FIRST AID FOR CHEMICAL EXPOSURE
A. FIRST AID PRINCIPLES
1. If necessary call an ambulance ‑ state type of accident, its location and the number of persons injured. If the injured person can walk, you can probably get to MUMC Emergency faster by walking.
2. KEEP CALM and keep onlookers away. Give the victim fresh air. DO NOTHING ELSE unless ?????
3. Stop the bleeding.
a. If bleeding is copious, it must be stopped by applying a large compress to the wound with direct pressure on the wound.
b. If bleeding is not profuse, remove all foreign matter from the wound, wash carefully with soap and water then apply antiseptic to the wound and to an additional inch surrounding it.
c. Bandage all wounds securely but not tightly.
4. Prevent physical shock by placing victim in reclining position with the head lower than the body (except in cases of head injuries). Control any bleeding and keep victim warm with blankets. Keep victim's airway open. If he vomits, turn head to one side. Do not give alcoholic liquids. KEEP CALM yourself and reassure the victim.
5. Restore breathing by artificial respiration if you have been trained in this technique.
6. Remove the victim from the hazardous environment if chemicals have been spilled or there are dangerous fumes, vapours or gases in the air. Wear a Scott Air Pack if required.
7. Never give liquids to an unconscious person or to persons with abdominal or lower chest injuries.
8. Do not move a person with possible broken bones or possible head or internal injuries unless fumes or fire necessitate it.
9. In case of puncture wounds (e.g., from broken glass, tubing, thermometers, etc.), send the victim to hospital directly since it is difficult to remove all foreign material and to reach the bottom of such a wound with antiseptic.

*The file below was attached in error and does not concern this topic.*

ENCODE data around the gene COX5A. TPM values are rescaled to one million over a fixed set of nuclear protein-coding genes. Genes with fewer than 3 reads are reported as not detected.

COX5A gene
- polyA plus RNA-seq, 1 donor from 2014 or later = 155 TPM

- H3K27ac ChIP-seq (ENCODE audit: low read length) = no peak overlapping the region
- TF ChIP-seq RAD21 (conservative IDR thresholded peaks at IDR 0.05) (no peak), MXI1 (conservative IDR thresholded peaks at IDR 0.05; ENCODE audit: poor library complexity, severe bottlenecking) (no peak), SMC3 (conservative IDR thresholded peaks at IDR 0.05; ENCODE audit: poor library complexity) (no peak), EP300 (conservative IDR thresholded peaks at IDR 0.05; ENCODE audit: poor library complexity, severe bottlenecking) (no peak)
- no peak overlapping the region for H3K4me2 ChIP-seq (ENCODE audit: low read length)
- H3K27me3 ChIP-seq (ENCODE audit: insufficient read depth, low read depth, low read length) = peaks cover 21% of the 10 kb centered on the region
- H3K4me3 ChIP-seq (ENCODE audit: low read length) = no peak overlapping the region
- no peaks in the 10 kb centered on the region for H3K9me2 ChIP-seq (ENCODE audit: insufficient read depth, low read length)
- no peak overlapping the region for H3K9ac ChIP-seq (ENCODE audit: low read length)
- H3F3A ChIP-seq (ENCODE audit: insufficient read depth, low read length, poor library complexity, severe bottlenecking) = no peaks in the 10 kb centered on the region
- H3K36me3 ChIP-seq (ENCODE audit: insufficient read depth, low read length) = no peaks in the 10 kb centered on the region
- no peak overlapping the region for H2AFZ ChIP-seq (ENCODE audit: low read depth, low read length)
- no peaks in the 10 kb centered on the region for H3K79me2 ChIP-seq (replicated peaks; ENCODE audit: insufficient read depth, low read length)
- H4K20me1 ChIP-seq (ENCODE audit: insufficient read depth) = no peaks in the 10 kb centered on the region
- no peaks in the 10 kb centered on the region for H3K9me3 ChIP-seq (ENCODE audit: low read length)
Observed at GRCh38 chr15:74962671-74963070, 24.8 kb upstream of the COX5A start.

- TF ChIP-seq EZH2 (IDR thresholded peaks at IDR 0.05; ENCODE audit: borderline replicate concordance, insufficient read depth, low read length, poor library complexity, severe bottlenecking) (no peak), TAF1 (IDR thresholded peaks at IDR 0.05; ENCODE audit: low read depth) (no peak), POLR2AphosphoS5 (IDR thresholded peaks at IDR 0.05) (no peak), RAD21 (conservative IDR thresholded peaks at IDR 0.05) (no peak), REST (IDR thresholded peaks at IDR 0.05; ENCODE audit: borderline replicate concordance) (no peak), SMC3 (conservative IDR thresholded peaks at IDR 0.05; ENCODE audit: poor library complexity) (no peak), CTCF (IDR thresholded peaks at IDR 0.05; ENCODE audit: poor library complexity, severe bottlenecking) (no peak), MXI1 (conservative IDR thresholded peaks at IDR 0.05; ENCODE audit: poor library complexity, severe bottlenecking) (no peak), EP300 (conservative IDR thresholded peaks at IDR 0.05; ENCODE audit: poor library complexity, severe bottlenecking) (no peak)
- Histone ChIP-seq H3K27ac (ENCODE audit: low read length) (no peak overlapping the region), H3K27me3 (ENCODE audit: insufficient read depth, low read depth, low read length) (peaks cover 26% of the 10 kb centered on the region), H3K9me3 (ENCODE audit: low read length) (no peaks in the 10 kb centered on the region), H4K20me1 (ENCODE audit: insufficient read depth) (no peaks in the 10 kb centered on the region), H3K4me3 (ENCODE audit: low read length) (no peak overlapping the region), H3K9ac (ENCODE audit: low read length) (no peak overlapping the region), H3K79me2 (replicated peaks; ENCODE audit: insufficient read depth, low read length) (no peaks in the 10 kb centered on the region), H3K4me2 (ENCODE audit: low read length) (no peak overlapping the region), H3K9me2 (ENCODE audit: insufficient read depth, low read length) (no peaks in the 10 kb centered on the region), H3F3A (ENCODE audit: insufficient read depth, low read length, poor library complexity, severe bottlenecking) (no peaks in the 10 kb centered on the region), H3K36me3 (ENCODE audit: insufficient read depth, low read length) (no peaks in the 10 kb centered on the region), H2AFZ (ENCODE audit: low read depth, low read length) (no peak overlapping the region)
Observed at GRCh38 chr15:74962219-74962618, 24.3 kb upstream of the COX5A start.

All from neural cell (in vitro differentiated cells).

10. For swallowed poisons, give 2 to 4 glasses of water immediately. Call an ambulance or the Poison Control Information Centre 1-800-268-9017 for advice.
B. CHEMICAL INJURIES TO SKIN
The extent of injuries caused by Chemicals is directly related to the concentration and quantity of the caustic agent, the type and duration of skin contact, the extent of skin penetration and the chemical's intrinsic mechanism of action. It is absolutely essential that you are aware of the potential dangers of the reagents you are using before beginning reactions and that you are prepared to deal with splashes on the skin and clothes.
The most obvious precautions in avoiding skin contact are the use of gloves and face shields; heavy rubber gloves and rubber aprons may be required in special cases. The thin, disposable gloves available in stores are good for aqueous solutions and are attractive to use because they don't affect your feel of experimental apparatus. Unfortunately, these gloves are readily attacked by some organic solvents and reagents, especially acetone, methylene chloride, chloroform, etc.; they provide minimal protection from these chemicals and their solutions. Rubber gloves are also available in the stores which are substantially more robust than the disposable gloves and are much more resistant to organic solvents; however, even these gloves soften if immersed for a period of time in a solvent such as methylene chloride. In the back of the Cole-Parmer catalog is a list of many chemicals and the type of plastics which are most resistant to them.
C. CHEMICALS TO BE ESPECIALLY CAUTIOUS WITH
It is particularly important to know which chemical substances may cause chemical burns. The following general list is not meant to be complete. You should make yourself familiar with the compounds listed here as a guide to other specific examples you may encounter.